Published May 19, 2009
Hi everyone, I'm a 3rd year student nurse from the North-East of England. We've recently had a lot of fuss made about our education, in particular bursaries and level of qualification, and as I've been 'ghosting' on this site for quite some time, I thought I'd actually register, see what your experiences of studying are, and if we should just stop moaning and be grateful for what we get!
I'm studying the Diploma course to become a RN. It's 3 years full-time, with 50% of that time spent in the classroom and the other 50% on placement in hospitals, hospices, community healthcare services etc. Our workload is quite academically-weighted, with 70% of our eventual mark being decided by assignment marks and the other 30% by marks awarded by mentors in practice. We're always supernumery when on placement (in theory!) to allow us the time to observe and learn. We get a non-means-tested bursary of about £550 per month. The degree students (same course, marked at a higher level) get a bursary, but it's means-tested so some get very little, and can apply for a student loan to make up the difference. Fees are paid by the NHS for both sets of students. When I qualify, I'll go back a few months later to complete 3 more modules to get a full degree, although I'll pay about £900 for this. We've got a huge anti-nurse sentiment in the UK at the moment, mainly due to underfunding of the NHS and poor staffing levels, but many of the public think it's because of the 'academisation' of nursing careers - they seem to think we should be happy with our lot in life as doctor's hand maidens, wipers of bottoms and holders of hands, not degree-educated and ambitious!
I'm working part-time as an auxilliary nurse, fitting shifts around my placements at the same hospital. This gets a bit confusing if you're on a ward in student uniform on a morning, then back on the same ward as an A/N on the afternoon! We're trained as part of our course do set up IVs, give medications, cannullate patients, catheterise and carry out wound care, as well as the usual paperwork, care plans, etc.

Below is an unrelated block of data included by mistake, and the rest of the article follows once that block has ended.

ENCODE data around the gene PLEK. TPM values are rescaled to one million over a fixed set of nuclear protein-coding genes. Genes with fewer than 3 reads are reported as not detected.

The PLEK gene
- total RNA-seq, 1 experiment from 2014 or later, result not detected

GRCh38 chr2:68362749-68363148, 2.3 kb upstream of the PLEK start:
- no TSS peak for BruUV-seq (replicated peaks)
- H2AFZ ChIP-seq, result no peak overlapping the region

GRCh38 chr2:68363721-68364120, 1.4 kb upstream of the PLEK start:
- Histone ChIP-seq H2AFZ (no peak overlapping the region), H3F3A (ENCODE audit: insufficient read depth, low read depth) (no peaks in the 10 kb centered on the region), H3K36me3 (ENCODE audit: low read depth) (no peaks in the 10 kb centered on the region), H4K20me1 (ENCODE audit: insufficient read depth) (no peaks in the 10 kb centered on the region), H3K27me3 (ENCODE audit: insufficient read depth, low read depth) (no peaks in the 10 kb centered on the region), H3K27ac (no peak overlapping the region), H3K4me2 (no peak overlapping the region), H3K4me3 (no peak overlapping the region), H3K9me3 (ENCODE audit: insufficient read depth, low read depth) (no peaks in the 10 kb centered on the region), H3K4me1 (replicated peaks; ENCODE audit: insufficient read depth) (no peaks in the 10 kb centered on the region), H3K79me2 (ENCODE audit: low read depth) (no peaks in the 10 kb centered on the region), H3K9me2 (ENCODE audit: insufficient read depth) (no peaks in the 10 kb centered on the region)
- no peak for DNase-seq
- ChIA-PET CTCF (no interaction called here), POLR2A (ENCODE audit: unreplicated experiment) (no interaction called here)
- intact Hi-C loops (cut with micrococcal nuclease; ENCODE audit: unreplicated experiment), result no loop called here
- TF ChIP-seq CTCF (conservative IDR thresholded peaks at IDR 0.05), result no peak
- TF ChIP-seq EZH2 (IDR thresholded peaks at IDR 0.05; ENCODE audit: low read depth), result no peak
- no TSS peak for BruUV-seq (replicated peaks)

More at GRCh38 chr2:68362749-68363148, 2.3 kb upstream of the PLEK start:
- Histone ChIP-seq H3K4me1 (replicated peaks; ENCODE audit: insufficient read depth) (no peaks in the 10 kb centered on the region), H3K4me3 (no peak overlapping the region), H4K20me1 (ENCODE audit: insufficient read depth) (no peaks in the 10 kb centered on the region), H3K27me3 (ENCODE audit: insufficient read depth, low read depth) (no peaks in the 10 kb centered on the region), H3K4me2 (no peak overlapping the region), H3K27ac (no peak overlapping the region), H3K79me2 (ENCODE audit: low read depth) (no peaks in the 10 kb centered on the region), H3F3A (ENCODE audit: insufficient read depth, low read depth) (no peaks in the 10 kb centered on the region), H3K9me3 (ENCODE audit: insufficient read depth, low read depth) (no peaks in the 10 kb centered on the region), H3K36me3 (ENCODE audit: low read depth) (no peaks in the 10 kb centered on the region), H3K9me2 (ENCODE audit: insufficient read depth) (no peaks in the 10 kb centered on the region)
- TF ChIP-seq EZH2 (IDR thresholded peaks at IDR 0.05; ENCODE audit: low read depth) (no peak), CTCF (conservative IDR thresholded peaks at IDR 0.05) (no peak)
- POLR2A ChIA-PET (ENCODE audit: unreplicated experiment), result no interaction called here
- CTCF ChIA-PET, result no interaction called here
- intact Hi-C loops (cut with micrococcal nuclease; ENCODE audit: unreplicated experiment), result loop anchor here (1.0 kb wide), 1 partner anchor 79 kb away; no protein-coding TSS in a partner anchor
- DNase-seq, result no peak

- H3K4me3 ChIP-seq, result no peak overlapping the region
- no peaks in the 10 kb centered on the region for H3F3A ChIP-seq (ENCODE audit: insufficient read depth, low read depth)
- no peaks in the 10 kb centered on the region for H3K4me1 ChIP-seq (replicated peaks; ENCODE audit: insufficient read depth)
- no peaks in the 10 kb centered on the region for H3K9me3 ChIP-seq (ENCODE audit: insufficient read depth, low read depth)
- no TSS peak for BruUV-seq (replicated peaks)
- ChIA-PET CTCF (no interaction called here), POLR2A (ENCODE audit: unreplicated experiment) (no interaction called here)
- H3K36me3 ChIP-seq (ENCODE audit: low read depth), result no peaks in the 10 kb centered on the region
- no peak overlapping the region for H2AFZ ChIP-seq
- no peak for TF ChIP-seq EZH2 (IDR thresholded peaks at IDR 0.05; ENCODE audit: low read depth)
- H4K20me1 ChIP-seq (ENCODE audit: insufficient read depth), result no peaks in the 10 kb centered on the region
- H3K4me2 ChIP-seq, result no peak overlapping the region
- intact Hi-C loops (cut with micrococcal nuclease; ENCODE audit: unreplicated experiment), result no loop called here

I guess I'm just wondering how this compares to your education structure, financial considerations, etc. Most of all, to your experiences?
What you have described is very different than what we have here in the US. There are a few Certificate RN programs left in the US. I believe the number is under 10. The rest of the RN programs offer an Associates Degree, Bachelors Degree or Masters Degree. We now have a Doctorate in Nursing Degree program too. We do not receive the type of payment that you call busary. The US has a financial aid program for all college education, no matter what the field. Your income, or lack thereof determines your eligibility. You can receive grants, scholarships, or loans. Some hospitals will reimburse graduates for part or all of their tuition. Some hospitals will hire nursing students as Techs and pay them for the hours that they work, but that is separate from their school business. The hospitals will hire them as Techs, and sometimes they will keep them on as Nurses after they graduate, but that is no obligation for them to do so. Some hospitals that hire student nurses will have them to sign a contract if the hospital pays part of the tuition in return for so many years of work as a Nurse (with a Nurses pay) when the student graduates. The nursing programs have lectures at the college and rotations in hospitals (non paid). Hope that answers your questions.